Thursday, 21 March 2013

IPSWICH - A gracious lady.

The area where I live is a city not far from Brisbane, and the Bremer river that meanders ( most of the time) past the bottom of my street connects further down stream with the Brisbane River.

Brisbane was originally a penal settlement - Moreton Bay Penal Colony - and one of the commandants from March 1826 to his death in  November 1830 was Captain Patrick Logan who was known to be  harsh to the point of cruelty.  He was hated by the convicts and when he was speared to death  by an Aboriginal when out on an exploratory venture , it seems that was cause for celebration by the inmates of the convict settlement.

Capt. Logan discovered the area of Ipswich  on June 7th 1827 after sailing 57 miles up the river.  He named the area Limestone - due to huge Limestone deposits found there, and  that same Limestone is still very much in evidence today in the city, in its parks and buildings.  The walls around Queens Park, Limestone Park and Ipswich Girls Grammar School being made of  it.

This poem describes the feelings of a convict.  I don't know who wrote it as it carries the tag  of Anonymous.


Moreton Bay … by  Anon


One Sunday morning as I went walking
by Brisbane waters I chanced to stray,
I heard a convict his fate bewailing
as on the river bank he lay.
‘I am a native of Erin’s island,
though banished now from my native shore;
they took me from my aged parents
and from the maiden whom I adore.


“I’ve been a prisoner at Port Macquarie,
at Norfolk Island and Emu Plains,
at Castle Hill and cursed Toongabbie,
at all those settlements I’ve worked in chains.
But of all places of condemnation
and penal stations in New South Wales
to Moreton Bay I have found no equal,
excessive tyranny there prevails.


For three years I’ve been beastly treated
and heavy irons on my legs I wore;
my back with flogging is lacerated
and often painted with my gore.
And many a man dead from starvation
lies mouldering now beneath the clay;
and Captain Logan -  he had us mangled
at the triangles of Moreton Bay.


Like the Egyptians and ancient Hebrews
we were oppressed under Logan’s yoke,
till a native black lying  in ambush
dealt our tyrant his mortal stroke.
My fellow prisoners, be exhilarated
that all such monsters such death may find.
And when from bondage we are liberated
our former sufferings shall fade from mind.’



***

Ipswich today is a very different city, known around the ridges as +The Swich, a term that has been fostered proudly by the Ipswich City Council and embraced by +Switch Realty one of our local businesses as well as +The Switches Junior Speedway Club, and many others .  

 It is a working town with no frills or furbelows, but blessed with friendly people, gracious old Queenslander styled homes, and beautiful gardens and parks.  She may be Queenslands oldest provincial city but she has an alluring heritage charm .

 The Bremer river rolls lazily along through the centre of town and beneath the David Trumpy bridge, meandering past the city  and the beautiful River Parklands that our council have recently updated after the 2011 floods decimated them.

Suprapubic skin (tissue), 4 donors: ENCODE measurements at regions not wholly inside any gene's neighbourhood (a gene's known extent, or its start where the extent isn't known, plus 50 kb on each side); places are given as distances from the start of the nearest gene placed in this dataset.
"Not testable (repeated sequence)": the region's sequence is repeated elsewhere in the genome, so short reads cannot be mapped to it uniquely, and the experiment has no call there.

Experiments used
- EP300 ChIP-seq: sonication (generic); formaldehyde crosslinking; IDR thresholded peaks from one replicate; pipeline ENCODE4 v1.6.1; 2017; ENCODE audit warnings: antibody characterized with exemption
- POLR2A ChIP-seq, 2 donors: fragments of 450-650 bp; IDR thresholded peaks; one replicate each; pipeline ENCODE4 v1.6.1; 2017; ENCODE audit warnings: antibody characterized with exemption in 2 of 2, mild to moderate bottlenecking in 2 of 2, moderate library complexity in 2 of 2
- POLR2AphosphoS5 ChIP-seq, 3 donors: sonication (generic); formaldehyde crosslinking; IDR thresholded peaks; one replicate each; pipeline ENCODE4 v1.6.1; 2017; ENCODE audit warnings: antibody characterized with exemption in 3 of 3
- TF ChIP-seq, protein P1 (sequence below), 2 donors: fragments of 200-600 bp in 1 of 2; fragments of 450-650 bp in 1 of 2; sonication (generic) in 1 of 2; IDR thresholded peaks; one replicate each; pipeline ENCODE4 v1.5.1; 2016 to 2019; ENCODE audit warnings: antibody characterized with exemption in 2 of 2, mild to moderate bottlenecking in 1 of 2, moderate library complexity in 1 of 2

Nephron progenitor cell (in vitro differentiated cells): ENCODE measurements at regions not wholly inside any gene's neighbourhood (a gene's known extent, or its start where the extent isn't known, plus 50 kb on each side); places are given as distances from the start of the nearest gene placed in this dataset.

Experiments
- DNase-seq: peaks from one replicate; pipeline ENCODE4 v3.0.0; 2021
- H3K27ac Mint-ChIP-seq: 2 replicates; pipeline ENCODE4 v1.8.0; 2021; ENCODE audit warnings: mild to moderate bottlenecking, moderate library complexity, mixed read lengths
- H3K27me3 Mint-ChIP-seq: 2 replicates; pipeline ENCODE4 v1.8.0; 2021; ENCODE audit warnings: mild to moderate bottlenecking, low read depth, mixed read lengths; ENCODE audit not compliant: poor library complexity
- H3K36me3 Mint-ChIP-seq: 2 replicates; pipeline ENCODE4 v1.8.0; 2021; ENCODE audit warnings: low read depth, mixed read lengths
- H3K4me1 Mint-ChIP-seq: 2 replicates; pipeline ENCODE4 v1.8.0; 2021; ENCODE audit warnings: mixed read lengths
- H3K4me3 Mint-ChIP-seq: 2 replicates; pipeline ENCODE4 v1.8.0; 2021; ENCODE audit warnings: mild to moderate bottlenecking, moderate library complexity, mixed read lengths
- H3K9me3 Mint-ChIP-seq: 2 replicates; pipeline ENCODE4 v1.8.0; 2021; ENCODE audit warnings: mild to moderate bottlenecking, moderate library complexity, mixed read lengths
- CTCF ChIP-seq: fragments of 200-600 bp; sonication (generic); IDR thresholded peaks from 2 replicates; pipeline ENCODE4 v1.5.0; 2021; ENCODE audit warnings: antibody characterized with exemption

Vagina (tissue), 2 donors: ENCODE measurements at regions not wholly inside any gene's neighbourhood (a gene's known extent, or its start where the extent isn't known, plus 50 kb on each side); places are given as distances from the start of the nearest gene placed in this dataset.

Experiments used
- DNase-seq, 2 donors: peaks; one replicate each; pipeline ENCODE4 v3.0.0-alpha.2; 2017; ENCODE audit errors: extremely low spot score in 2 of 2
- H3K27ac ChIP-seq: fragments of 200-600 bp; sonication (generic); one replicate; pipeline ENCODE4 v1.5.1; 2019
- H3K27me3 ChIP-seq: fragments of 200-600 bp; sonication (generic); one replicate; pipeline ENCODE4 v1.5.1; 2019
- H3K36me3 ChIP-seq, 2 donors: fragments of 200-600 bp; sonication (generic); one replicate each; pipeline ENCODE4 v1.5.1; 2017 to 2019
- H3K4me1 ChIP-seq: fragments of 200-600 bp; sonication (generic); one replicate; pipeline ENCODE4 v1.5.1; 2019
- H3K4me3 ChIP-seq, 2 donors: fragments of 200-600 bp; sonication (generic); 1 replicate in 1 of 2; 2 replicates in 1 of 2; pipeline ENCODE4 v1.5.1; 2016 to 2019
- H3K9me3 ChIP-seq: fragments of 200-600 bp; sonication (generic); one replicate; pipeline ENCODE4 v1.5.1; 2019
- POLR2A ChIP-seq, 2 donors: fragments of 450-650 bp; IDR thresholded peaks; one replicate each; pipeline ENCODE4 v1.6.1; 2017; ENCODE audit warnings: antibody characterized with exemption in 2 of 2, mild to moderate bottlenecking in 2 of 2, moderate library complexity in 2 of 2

She is a city that stands proud and leads the way for Queensland industry.

This is a poem I wrote for her which won 3rd prize in the 2012 Ipswich Poetry Feast in the local poets section.  Ipswich is affectionately known these days by those who love her as  



THE SWITCH




We’re blessed with parks and gardens neat, 
old gracious homes on every street.
A history of flood and coal, 
miner’s lives lost beneath our feet.
And yet her spirit still shines through
 despite the devastating flood
that tried to tear her heart away 
and drain the town of its life blood.


It’s home to me a second time,
 this friendly place where coal is mined.
Each step you take upon her streets
 has history attached I find.
And it’s a history of toil, 
of blood and sweat and sacrifice
she relinquishes the black gold, 
but men pay dear for avarice.


Above the city tall cranes rise,
 their operators near the skies
have views that stretch for miles and miles 
as clouds float past their watchful eyes.
Our city heart is changing face 
as Ipswich scurries to keep pace
with other cities in our state - 
though in some things we lead the race


Today our military force 
flies friendly planes ‘cross skies above.
We can exert force if we must;
 we’ve Hornets but prefer the dove
of peace to fly our Ipswich skies – 
past webs of moving metal pyres
who through the day are dull and grey,
 but burnished bright with sunsets fires.


At day’s end when their work is done, 
their chains and moving parts are still
and slowly the town comes to rest, 
the sound of roosting birds is shrill
from river banks that pass through town, 
the mighty Bremer quiet today.
Hard to imagine how she raged. 
How many knew the price we’d pay?


And women weep and babies cry, 
a whole town mourns but time goes by.
We bring them back from foreign sands 
to home and say a last goodbye.
Flags flutter at half mast today, 
another soldier lost I see.
He gave his all for his country –
 they flew him into Amberley.


And yet despite the tribulations
 the Swich holds her head higher,
she may just be a working town
 but there is much here to admire.
Her people are a friendly mob,
 who offer help and congregate
when disaster dares rear her head,
 this is a place where mate helps mate.


We’re blessed with parks and gardens neat,
 old gracious homes adorn our streets,
our town is steeped in History ,
 it’s a great place, knows not defeat.
We’re working class no frills or fancies,
 we’re out there - nothing to hide.
and the best thing about the Swich 
is you can see her peoples pride.




Maureen Clifford © 07/12








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